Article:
gear 0.48 -0.49 -0.56 -0.13 0.70 -0.58 -0.21 0.21 0.79 1.00 0.27
carb -0.55 0.53 0.39 0.75 -0.09 0.43 -0.66 -0.57 0.06 0.27 1.00
# display output in 2 decimal places(round off)
```

or

```
round(cor(mtcars), 2)
mpg cyl disp hp drat wt qsec vs am gear carb
mpg 1.00 -0.85 -0.85 -0.78 0.68 -0.87 0.42 0.66 0.60 0.48 -0.55
cyl -0.85 1.00 0.90 0.83 -0.70 0.78 -0.59 -0.81 -0.52 -0.49 0.53
disp -0.85 0.90 1.00 0.79 -0.71 0.89 -0.43 -0.71 -0.59 -0.56 0.39
hp -0.78 0.83 0.79 1.00 -0.45 0.66 -0.71 -0.72 -0.24 -0.13 0.75
drat 0.68 -0.70 -0.71 -0.45 1.00 -0.71 0.09 0.44 0.71 0.70 -0.09
wt -0.87 0.78 0.89 0.66 -0.71 1.00 -0.17 -0.55 -0.69 -0.58 0.43
qsec 0.42 -0.59 -0.43 -0.71 0.09 -0.17 1.00 0.74 -0.23 -0.21 -0.66
vs 0.66 -0.81 -0.71 -0.72 0.44 -0.55 0.74 1.00 0.17 0.21 -0.57
am 0.60 -0.52 -0.59 -0.24 0.71 -0.69 -0.23 0.17 1.00 0.79 0.06
gear 0.48 -0.49 -0.56 -0.13 0.70 -0.58 -0.21 0.21 0.79 1.00 0.27
carb -0.55 0.53 0.39 0.75 -0.09 0.43 -0.66 -0.57 0.06 0.27 1.00
# one shot display the new output in 2 decimal places
```

# Missing value

Sometime we might get ‘NA’ as a result of cor( ) function. This is because of the dataset we put into the argument of cor( ) function consists of missing values. To encounter this kind of problem, apply **use=“complete.obs”** inside the function of cor( ) function. For more details about the usage of use( ) function, we can always refer the official documentation of correlation, covariance function by typing in ?cor or ?cov in R console.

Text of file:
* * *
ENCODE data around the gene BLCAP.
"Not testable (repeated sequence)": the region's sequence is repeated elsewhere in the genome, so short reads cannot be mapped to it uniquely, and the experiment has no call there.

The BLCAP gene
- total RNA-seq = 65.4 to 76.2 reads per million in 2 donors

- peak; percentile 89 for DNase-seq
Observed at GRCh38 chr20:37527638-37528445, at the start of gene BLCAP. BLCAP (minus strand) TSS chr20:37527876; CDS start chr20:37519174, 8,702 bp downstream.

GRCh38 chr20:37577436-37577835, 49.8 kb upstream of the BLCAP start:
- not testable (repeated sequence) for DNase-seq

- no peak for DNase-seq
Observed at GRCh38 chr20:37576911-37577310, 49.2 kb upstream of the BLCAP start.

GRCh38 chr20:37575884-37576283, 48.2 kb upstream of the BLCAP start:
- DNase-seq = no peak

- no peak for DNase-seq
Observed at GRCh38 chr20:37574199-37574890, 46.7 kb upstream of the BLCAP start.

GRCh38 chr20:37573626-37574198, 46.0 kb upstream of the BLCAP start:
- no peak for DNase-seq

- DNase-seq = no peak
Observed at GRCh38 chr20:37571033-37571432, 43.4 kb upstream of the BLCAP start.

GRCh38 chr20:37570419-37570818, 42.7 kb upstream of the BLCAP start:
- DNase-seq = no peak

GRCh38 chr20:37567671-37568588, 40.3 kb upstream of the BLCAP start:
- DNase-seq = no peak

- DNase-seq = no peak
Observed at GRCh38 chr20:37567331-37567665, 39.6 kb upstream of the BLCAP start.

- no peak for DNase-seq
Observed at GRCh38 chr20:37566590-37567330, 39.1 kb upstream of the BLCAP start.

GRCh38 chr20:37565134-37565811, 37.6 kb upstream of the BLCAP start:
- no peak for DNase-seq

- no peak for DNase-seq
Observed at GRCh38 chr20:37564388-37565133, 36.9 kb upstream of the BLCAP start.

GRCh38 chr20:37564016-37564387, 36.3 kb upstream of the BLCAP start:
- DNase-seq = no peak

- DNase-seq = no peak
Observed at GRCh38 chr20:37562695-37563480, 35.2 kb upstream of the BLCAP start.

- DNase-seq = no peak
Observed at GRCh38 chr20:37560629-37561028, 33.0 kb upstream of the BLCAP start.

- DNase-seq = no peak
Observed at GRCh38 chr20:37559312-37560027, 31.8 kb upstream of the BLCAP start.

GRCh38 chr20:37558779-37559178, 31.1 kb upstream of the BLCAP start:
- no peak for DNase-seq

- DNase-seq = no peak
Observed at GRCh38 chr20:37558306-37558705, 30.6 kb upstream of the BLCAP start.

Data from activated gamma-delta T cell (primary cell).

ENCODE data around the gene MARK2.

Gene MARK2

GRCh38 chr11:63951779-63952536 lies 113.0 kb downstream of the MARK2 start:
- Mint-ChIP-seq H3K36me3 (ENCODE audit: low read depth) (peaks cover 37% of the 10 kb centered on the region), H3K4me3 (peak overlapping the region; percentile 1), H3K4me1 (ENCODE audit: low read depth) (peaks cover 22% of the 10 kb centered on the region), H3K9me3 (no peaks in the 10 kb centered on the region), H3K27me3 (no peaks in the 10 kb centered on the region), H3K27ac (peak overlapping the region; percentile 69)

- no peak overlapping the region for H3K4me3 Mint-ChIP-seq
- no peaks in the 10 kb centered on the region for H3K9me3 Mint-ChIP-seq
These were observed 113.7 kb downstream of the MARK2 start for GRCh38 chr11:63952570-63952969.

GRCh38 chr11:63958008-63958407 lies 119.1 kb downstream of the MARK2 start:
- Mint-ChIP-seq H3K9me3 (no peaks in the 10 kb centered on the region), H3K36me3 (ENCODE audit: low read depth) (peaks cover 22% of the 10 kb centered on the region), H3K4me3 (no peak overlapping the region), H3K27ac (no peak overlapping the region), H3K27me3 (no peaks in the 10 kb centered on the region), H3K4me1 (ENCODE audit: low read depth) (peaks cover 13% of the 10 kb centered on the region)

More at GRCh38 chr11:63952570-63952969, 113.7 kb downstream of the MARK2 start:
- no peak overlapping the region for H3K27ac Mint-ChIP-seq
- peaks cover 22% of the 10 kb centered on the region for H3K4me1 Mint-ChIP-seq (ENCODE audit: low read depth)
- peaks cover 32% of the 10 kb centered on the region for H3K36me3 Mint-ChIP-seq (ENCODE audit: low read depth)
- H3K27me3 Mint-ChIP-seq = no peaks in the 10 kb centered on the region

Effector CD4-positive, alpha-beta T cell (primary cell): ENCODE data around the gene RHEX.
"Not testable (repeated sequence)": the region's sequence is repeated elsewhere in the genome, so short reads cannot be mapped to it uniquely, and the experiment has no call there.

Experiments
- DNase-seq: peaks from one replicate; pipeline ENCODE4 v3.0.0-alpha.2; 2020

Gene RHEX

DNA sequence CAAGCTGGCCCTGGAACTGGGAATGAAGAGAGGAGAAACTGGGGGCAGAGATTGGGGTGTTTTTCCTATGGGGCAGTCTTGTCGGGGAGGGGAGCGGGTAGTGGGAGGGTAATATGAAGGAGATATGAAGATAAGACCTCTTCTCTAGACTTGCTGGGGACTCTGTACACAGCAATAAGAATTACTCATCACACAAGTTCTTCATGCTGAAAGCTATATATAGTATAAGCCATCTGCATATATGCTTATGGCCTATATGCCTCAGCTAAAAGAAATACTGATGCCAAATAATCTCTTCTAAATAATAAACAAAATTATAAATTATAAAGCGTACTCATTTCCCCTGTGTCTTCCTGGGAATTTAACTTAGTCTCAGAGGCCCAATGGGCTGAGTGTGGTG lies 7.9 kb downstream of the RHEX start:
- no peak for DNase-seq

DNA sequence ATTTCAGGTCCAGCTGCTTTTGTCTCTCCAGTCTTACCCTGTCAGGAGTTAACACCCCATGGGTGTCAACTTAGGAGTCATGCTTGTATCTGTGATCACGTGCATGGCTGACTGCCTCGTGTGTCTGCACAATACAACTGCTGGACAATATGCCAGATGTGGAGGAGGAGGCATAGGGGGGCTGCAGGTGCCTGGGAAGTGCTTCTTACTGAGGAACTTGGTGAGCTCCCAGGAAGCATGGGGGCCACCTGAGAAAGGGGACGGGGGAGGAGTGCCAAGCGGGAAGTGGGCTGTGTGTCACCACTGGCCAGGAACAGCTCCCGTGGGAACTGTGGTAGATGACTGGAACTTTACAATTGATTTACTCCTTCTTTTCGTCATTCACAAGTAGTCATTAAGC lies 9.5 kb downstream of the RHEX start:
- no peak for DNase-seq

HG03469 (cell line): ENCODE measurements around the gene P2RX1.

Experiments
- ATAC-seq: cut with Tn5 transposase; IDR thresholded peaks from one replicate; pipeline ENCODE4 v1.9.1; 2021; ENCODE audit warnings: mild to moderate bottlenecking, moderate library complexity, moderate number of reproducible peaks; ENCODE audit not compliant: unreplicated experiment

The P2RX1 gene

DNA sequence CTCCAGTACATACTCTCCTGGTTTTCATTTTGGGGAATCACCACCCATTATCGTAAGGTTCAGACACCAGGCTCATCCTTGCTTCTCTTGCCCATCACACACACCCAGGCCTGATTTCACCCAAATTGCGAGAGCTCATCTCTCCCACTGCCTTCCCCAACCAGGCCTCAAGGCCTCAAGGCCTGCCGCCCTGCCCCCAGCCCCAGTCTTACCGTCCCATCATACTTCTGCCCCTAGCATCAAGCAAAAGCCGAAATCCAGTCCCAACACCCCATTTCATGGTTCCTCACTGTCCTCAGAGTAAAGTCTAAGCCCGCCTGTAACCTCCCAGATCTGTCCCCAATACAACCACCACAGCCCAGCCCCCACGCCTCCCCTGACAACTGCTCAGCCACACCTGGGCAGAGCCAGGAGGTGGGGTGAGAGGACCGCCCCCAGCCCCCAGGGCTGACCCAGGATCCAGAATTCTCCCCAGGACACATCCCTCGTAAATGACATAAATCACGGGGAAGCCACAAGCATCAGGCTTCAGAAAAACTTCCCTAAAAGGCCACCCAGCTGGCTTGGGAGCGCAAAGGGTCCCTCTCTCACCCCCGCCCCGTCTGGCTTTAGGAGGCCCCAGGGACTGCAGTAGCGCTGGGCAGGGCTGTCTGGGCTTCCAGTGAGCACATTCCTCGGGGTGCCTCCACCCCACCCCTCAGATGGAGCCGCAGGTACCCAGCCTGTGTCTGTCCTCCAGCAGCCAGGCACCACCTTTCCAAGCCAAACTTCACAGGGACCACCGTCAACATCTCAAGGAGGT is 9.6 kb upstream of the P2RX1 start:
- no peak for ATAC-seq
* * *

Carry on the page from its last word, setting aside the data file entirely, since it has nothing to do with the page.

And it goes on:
# Visualizing Correlation Matrix

## Symbolic Number Coding

From previous example, we determine correlation coefficients for multiple variables in a table form like:

```
mpg cyl disp hp
mpg 1.00 -0.85 -0.85 -0.78
cyl -0.85 1.00 0.90 0.83
disp -0.85 0.90 1.00 0.79
hp -0.78 0.83 0.79 1.00
```

synmnum( ) function is a simple function to visualize the structured matrix. In short, this function encodes range of values inside a matrix table as symbols we set for ease of interpretation.

```
mpg cyl disp hp
mpg & + + +
cyl + & * *
disp + * & *
hp + * * &
attr(,"legend")
[1] -0.9 '+' -0.6 '-' -0.3 '@' 0 '$' 0.3 '^' 0.6 '*' 0.9 '#' 0.95 '&' 1
```